Woolly mammoths: who were they?
- They were built like elephants, but with adaptations to prevent heat loss, such as tiny ears and a thick coat of dark brown hair
- Their trunks ended with two 'fingers' that helped pluck grass
- Humps of hair and fat behind the head made the shoulders seem higher than the pelvis, but their front and back legs were actually about the same length.
The value of re-creating mammoths might consist largely in satisfying intrinsic human curiosity. But, creating or re-creating some kinds of life forms may also be of great instrumental value to human beings, say in blocking the emergence of pathogens, or in helping to ensure the continued existence of life on the planet.
What initially seems like a curiosity actually prompts a deep question about the role of humans in directing the future course of life on this planet.
Up until this point, human influence on the world has largely been destructive. But we are now entering a phase where our influence can be constructive.
We can now preserve species not merely by conservation of the environment, but also through the use of genetic engineering, synthetic biology, and other reproductive technologies.Is biological intervention "playing God"?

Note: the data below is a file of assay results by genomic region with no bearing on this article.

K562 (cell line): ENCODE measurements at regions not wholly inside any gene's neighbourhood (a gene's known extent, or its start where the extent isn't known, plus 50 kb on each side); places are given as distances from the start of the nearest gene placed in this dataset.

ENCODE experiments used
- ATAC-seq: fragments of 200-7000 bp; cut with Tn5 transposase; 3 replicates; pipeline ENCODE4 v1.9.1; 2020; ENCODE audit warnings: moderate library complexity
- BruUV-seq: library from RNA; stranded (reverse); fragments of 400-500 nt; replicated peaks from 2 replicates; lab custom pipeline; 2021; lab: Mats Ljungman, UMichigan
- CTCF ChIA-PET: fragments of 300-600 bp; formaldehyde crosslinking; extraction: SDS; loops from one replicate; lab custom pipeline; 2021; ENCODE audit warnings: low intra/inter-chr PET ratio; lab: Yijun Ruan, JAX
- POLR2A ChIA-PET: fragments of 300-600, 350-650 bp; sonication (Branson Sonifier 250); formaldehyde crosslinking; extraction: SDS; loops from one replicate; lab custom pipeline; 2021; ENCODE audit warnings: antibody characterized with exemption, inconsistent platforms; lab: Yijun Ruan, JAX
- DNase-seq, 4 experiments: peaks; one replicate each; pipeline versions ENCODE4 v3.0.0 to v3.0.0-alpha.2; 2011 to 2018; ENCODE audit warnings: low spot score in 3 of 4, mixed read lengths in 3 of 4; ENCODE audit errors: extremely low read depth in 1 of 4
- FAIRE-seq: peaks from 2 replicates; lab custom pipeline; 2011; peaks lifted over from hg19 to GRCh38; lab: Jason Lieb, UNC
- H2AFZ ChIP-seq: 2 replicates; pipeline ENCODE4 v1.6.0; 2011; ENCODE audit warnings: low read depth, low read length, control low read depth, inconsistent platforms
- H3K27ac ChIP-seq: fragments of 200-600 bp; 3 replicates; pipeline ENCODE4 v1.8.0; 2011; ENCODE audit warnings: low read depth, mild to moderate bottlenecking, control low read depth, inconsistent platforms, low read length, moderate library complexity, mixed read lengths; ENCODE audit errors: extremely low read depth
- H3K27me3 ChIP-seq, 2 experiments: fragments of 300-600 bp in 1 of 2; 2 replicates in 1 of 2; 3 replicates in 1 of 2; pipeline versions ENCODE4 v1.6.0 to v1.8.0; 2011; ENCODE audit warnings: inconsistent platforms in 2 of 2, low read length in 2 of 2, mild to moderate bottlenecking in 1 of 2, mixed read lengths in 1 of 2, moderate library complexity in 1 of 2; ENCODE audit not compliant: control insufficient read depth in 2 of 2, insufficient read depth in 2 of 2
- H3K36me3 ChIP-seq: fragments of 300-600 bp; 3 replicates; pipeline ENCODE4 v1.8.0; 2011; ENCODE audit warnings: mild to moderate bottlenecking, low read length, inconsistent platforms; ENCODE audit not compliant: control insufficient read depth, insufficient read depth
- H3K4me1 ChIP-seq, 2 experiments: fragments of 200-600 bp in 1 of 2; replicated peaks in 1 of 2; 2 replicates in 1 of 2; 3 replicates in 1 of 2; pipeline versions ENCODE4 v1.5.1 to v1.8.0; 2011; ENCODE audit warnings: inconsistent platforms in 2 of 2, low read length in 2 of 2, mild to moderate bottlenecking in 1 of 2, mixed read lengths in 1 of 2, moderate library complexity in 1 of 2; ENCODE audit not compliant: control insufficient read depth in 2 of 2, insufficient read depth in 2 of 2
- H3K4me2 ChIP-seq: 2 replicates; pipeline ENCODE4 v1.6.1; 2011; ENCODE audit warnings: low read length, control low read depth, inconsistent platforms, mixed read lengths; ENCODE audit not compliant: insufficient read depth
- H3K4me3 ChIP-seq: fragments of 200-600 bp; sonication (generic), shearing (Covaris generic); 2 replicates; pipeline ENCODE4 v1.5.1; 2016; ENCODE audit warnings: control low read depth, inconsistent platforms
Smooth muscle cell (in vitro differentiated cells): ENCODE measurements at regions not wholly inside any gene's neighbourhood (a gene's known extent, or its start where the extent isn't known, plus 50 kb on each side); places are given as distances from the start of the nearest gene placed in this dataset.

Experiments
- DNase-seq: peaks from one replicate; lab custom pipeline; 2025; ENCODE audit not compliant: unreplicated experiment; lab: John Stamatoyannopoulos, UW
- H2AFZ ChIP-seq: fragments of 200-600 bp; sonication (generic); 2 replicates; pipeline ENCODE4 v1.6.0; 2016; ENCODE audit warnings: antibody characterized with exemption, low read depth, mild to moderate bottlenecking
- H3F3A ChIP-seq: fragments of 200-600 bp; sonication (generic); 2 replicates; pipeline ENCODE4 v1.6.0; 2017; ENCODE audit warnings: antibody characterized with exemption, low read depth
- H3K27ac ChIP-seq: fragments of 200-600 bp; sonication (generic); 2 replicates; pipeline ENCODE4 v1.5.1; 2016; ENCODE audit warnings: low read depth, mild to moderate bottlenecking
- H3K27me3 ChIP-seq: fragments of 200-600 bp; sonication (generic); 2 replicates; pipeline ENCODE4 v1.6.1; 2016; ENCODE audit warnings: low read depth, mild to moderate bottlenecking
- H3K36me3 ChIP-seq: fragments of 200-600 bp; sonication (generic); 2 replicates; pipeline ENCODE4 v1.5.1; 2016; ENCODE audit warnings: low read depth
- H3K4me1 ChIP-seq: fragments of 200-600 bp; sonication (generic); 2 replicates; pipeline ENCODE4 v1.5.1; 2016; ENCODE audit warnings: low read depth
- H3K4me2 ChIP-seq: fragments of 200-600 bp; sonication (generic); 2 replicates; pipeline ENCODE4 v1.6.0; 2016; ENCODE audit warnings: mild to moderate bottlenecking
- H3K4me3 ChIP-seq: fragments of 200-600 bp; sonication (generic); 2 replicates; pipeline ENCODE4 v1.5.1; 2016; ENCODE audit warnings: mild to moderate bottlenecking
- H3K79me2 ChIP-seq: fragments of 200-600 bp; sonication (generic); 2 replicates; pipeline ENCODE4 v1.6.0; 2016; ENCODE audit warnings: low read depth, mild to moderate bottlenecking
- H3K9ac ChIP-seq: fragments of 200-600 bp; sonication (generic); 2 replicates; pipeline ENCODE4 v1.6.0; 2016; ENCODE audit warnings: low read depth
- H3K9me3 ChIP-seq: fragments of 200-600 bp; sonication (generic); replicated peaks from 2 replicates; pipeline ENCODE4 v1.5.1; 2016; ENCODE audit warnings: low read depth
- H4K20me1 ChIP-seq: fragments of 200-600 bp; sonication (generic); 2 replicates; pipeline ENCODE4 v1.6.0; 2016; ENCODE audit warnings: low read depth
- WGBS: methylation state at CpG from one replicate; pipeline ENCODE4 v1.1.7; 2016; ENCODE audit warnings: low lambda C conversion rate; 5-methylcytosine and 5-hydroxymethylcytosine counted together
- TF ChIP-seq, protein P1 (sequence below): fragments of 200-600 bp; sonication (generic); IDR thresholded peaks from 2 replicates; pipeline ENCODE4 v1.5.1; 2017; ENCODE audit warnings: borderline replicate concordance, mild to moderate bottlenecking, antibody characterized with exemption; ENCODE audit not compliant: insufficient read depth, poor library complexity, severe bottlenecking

Many people believe that environmental interventions are preferable to and should be prioritized over biological ones, but we think and have argued that so urgent are our problems, we must explore all options, including using knowledge of the biological sciences to possibly deal with social or environmental problems.
There are four ways to achieve any goal, be it human survival, species diversity, or global security: modify the environment, society, human psychology or biology. All options should be explored.
Some object to "deep" human intervention in nature, like the cloning of extinct organisms or the creation of chimeric organisms, on the grounds that such interventions amount to "playing God".
Since humans intervene in nature all the time and for good moral reasons, for example medicine, there cannot be something inherently morally problematic about such interventions. The focus should instead be on the types of harms that we identified above.
There has been much discussion about whether synthetic biology could really create artificial life. A much more profound and pressing ethical question asks what kinds of life forms there should be. It is now within our power to decide.
This article was first published at The Conversation and is reproduced here as part of a pilot project between BBC Learning and The Conversation to promote articles written by academics for a general audience.